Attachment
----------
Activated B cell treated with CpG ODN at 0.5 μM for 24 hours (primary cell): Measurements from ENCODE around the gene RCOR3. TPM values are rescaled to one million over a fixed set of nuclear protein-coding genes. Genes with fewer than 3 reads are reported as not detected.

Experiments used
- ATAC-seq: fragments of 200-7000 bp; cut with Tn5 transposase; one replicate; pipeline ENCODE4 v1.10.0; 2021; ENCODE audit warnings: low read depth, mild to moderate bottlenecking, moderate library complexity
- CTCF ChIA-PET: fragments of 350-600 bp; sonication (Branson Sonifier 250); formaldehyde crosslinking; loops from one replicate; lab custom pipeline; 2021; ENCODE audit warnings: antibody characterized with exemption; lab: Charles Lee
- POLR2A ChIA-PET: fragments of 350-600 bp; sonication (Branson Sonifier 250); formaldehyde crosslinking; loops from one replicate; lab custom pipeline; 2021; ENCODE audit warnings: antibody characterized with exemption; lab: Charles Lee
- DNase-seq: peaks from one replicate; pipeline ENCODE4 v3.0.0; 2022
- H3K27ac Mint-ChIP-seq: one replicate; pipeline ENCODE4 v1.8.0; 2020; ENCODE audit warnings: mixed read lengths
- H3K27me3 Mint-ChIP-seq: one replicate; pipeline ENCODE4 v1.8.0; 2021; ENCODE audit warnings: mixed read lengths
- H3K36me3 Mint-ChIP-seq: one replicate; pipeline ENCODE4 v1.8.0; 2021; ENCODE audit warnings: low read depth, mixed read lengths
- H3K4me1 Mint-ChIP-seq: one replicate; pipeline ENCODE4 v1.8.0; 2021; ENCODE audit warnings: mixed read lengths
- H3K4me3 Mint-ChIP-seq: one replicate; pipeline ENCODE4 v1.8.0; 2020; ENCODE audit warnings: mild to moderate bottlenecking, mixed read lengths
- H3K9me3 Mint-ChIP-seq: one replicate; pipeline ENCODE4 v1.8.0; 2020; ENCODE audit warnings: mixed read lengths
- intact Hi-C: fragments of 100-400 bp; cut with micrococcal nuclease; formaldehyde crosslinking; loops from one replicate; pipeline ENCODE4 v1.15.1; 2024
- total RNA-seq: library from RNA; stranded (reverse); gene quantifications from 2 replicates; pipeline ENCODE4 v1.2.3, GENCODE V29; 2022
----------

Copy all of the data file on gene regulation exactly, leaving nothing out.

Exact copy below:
Activated B cell treated with CpG ODN at 0.5 μM for 24 hours (primary cell): Measurements from ENCODE around the gene RCOR3. TPM values are rescaled to one million over a fixed set of nuclear protein-coding genes. Genes with fewer than 3 reads are reported as not detected.

Experiments used
- ATAC-seq: fragments of 200-7000 bp; cut with Tn5 transposase; one replicate; pipeline ENCODE4 v1.10.0; 2021; ENCODE audit warnings: low read depth, mild to moderate bottlenecking, moderate library complexity
- CTCF ChIA-PET: fragments of 350-600 bp; sonication (Branson Sonifier 250); formaldehyde crosslinking; loops from one replicate; lab custom pipeline; 2021; ENCODE audit warnings: antibody characterized with exemption; lab: Charles Lee
- POLR2A ChIA-PET: fragments of 350-600 bp; sonication (Branson Sonifier 250); formaldehyde crosslinking; loops from one replicate; lab custom pipeline; 2021; ENCODE audit warnings: antibody characterized with exemption; lab: Charles Lee
- DNase-seq: peaks from one replicate; pipeline ENCODE4 v3.0.0; 2022
- H3K27ac Mint-ChIP-seq: one replicate; pipeline ENCODE4 v1.8.0; 2020; ENCODE audit warnings: mixed read lengths
- H3K27me3 Mint-ChIP-seq: one replicate; pipeline ENCODE4 v1.8.0; 2021; ENCODE audit warnings: mixed read lengths
- H3K36me3 Mint-ChIP-seq: one replicate; pipeline ENCODE4 v1.8.0; 2021; ENCODE audit warnings: low read depth, mixed read lengths
- H3K4me1 Mint-ChIP-seq: one replicate; pipeline ENCODE4 v1.8.0; 2021; ENCODE audit warnings: mixed read lengths
- H3K4me3 Mint-ChIP-seq: one replicate; pipeline ENCODE4 v1.8.0; 2020; ENCODE audit warnings: mild to moderate bottlenecking, mixed read lengths
- H3K9me3 Mint-ChIP-seq: one replicate; pipeline ENCODE4 v1.8.0; 2020; ENCODE audit warnings: mixed read lengths
- intact Hi-C: fragments of 100-400 bp; cut with micrococcal nuclease; formaldehyde crosslinking; loops from one replicate; pipeline ENCODE4 v1.15.1; 2024
- total RNA-seq: library from RNA; stranded (reverse); gene quantifications from 2 replicates; pipeline ENCODE4 v1.2.3, GENCODE V29; 2022